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In today’s very unstable global economy, it is difficult to keep company growth andmarket penetration topmost while keeping cost in proper alignment with disappearingrevenue. The very things that keep companies alive are in short supply and that scarcityis challenging many of the traditional tools used to benchmark a company’s health,viability and sustainability.
is the lifeblood that allows
companies to be birthed and nurtured tomaturity.
is in short supply. It is the lifeline that allows many companies, large and small toacquire much needed hardware including servers, computers, routers, hubs, switches,transportation, office space and supplies along with quality talent that is very critical for acompany to distinguish its expertise from the competition. Cash strapped companies arequickly finding out that credit has dried up like a shriveled prune.
is taking a major hit. Unless you are able to forecast a quantifiable, positivecash flow generated as a direct result of using such marketing techniques, suchspending is prohibitive. Most organizations are looking very closely at the Return onInvestment (ROI) generated from such direct costs. They are abandoning traditionalmedia like TV and newspaper advertising and taking their message to the web. Internetadvertising is changing the way companies get messages about their products andservices to consumers.
is taking a back seat to massive staff reduction. In order to stayafloat, some companies are shedding staff as if they are last week’s junk mail. Many doso in order to become lean and streamlined – for now. Very few are visionary enough tocontemplate the vestiges of tomorrow’s market place. Somehow they become callousand disinterested in the livelihood of the people they let go. Most do not anticipate thatthese very same people could show up as the stalwart warriors with the competition or the folks in customer networks now charged with making purchasing decisions regardingtheir products and/or services.Allow me to paint a very likely scenario. At some time in the near future, you find yourself at the negotiations table looking to renew a major enterprise contract worth say $12 MMto your $15 MM organization. The new Contracts Manager sitting across the table is arecently fired executive from your company. Backlash is inevitable in somecircumstances. Will you be prepared? How? Is there any established best practiceapproach for handling such a quandary?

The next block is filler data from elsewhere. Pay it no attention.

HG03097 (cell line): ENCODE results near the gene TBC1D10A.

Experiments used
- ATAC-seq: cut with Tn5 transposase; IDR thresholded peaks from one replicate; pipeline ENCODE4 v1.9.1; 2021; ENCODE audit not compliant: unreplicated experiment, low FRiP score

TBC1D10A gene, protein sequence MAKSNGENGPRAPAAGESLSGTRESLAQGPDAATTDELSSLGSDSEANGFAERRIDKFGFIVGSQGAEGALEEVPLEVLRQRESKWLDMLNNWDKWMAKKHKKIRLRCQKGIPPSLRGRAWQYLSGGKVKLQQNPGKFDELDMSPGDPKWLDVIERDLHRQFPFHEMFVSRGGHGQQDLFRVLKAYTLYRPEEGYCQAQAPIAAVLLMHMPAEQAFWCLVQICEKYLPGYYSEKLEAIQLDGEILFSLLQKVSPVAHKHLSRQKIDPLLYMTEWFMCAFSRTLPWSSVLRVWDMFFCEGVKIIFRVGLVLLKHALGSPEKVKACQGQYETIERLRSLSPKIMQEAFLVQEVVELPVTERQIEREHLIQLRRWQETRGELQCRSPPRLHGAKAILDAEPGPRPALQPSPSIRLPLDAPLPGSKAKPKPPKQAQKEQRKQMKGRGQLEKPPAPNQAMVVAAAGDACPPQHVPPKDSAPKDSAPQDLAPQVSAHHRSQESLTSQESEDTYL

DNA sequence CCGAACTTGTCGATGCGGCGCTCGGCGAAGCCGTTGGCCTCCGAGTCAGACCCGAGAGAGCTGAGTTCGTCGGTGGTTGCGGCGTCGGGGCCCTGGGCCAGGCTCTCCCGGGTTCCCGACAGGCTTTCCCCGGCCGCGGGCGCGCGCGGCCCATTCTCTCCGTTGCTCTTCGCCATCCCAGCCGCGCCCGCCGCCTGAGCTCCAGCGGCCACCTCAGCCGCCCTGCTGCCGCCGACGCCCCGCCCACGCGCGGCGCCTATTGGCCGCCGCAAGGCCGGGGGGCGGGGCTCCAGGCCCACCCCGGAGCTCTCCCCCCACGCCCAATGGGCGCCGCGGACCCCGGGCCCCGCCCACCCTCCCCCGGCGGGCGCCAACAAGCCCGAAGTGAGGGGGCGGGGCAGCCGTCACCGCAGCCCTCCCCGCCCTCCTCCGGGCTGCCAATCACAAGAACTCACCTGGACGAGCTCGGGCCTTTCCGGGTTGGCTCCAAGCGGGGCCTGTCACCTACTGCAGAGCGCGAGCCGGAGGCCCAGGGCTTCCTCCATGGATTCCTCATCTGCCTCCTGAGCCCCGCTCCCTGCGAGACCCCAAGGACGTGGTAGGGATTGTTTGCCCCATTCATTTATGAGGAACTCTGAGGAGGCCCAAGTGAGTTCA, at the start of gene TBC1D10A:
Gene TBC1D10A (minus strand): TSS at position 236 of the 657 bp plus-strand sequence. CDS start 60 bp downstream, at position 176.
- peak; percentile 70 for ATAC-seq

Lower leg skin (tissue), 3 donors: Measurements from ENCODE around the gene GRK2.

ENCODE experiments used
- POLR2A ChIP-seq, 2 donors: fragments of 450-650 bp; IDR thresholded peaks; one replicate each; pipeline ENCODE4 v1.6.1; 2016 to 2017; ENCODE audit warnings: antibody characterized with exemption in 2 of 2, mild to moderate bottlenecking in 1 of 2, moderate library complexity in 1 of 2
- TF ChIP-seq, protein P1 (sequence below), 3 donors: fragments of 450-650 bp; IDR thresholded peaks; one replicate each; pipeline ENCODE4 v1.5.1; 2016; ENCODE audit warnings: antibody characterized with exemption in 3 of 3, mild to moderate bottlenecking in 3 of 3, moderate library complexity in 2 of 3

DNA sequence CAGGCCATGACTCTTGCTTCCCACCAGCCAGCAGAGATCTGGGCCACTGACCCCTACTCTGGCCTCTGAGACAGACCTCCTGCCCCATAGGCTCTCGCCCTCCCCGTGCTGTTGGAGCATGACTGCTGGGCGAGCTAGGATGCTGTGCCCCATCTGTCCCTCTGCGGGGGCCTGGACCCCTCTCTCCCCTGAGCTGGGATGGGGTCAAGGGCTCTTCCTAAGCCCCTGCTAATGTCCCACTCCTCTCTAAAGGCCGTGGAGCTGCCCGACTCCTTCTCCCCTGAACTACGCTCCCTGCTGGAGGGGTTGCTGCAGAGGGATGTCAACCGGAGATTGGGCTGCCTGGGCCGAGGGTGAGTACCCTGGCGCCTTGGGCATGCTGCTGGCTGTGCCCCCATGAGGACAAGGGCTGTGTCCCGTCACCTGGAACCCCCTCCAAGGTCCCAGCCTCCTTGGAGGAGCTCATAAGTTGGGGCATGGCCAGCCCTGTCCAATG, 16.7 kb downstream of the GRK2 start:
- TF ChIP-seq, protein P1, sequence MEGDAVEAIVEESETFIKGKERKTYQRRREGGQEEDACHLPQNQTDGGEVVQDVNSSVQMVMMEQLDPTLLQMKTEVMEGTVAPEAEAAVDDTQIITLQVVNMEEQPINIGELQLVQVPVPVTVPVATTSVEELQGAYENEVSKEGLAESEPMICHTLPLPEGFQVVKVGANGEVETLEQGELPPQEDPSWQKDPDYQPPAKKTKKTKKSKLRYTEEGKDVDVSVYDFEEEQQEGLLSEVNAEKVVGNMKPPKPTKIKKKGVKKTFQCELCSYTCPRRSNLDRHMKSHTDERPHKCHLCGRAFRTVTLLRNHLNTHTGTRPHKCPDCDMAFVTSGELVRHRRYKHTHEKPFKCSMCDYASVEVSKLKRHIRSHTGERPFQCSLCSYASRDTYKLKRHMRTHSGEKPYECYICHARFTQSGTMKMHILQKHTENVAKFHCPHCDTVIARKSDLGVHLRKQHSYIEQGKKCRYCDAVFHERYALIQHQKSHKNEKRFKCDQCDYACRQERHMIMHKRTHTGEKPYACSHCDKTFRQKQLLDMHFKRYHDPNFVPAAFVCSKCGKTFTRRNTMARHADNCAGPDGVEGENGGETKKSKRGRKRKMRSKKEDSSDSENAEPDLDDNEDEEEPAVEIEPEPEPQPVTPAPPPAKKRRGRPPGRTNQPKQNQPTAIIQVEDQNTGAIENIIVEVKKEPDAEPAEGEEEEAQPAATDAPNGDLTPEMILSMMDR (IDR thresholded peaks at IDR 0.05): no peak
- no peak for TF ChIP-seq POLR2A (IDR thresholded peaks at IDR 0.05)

is on a steep decline. The short-shrift approaches that a lot of organizations have adopted to survive these difficult times are beginning to rubcustomers the wrong way. Customers endure curt responses, obvious lack of interest intheir unique circumstances and a blatant unwillingness to make adjustments to allowthem to remain intact while retaining personal dignity and integrity. All of these actionsmay some day come back to haunt those predatory organizations that are driven by oneincentive - profit.
is in NEUTRAL. Most people with new and exciting ides to change the waywe live, work and play are holding back and waiting for the proverbial light at the end of the tunnel. Stagnation will be the mainstay for a while.